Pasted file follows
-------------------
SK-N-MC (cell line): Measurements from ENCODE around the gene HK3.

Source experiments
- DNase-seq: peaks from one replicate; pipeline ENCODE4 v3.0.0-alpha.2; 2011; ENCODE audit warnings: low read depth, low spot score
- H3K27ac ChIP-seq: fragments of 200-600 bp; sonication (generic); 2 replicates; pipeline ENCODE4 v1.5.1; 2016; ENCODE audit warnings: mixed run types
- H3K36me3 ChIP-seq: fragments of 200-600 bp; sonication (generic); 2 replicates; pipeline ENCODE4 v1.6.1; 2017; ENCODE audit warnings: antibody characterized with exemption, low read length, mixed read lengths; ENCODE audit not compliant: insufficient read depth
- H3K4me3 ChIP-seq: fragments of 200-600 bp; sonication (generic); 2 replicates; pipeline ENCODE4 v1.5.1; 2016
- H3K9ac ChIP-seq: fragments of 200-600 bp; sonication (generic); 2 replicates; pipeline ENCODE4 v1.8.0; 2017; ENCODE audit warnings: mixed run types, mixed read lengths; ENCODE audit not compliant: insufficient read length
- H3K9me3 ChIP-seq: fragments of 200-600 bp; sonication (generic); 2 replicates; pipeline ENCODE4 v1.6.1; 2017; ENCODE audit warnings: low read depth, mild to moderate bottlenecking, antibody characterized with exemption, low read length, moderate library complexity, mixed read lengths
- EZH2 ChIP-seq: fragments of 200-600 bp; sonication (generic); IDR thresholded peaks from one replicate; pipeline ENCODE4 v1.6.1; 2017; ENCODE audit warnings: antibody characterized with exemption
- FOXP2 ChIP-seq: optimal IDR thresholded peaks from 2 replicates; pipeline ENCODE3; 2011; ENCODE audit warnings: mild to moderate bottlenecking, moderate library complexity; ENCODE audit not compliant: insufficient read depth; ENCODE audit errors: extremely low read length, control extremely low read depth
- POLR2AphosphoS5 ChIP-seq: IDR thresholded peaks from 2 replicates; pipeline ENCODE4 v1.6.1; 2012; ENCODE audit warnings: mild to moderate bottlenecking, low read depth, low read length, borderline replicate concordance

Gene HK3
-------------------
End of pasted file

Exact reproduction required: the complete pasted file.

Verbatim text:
SK-N-MC (cell line): Measurements from ENCODE around the gene HK3.

Source experiments
- DNase-seq: peaks from one replicate; pipeline ENCODE4 v3.0.0-alpha.2; 2011; ENCODE audit warnings: low read depth, low spot score
- H3K27ac ChIP-seq: fragments of 200-600 bp; sonication (generic); 2 replicates; pipeline ENCODE4 v1.5.1; 2016; ENCODE audit warnings: mixed run types
- H3K36me3 ChIP-seq: fragments of 200-600 bp; sonication (generic); 2 replicates; pipeline ENCODE4 v1.6.1; 2017; ENCODE audit warnings: antibody characterized with exemption, low read length, mixed read lengths; ENCODE audit not compliant: insufficient read depth
- H3K4me3 ChIP-seq: fragments of 200-600 bp; sonication (generic); 2 replicates; pipeline ENCODE4 v1.5.1; 2016
- H3K9ac ChIP-seq: fragments of 200-600 bp; sonication (generic); 2 replicates; pipeline ENCODE4 v1.8.0; 2017; ENCODE audit warnings: mixed run types, mixed read lengths; ENCODE audit not compliant: insufficient read length
- H3K9me3 ChIP-seq: fragments of 200-600 bp; sonication (generic); 2 replicates; pipeline ENCODE4 v1.6.1; 2017; ENCODE audit warnings: low read depth, mild to moderate bottlenecking, antibody characterized with exemption, low read length, moderate library complexity, mixed read lengths
- EZH2 ChIP-seq: fragments of 200-600 bp; sonication (generic); IDR thresholded peaks from one replicate; pipeline ENCODE4 v1.6.1; 2017; ENCODE audit warnings: antibody characterized with exemption
- FOXP2 ChIP-seq: optimal IDR thresholded peaks from 2 replicates; pipeline ENCODE3; 2011; ENCODE audit warnings: mild to moderate bottlenecking, moderate library complexity; ENCODE audit not compliant: insufficient read depth; ENCODE audit errors: extremely low read length, control extremely low read depth
- POLR2AphosphoS5 ChIP-seq: IDR thresholded peaks from 2 replicates; pipeline ENCODE4 v1.6.1; 2012; ENCODE audit warnings: mild to moderate bottlenecking, low read depth, low read length, borderline replicate concordance

Gene HK3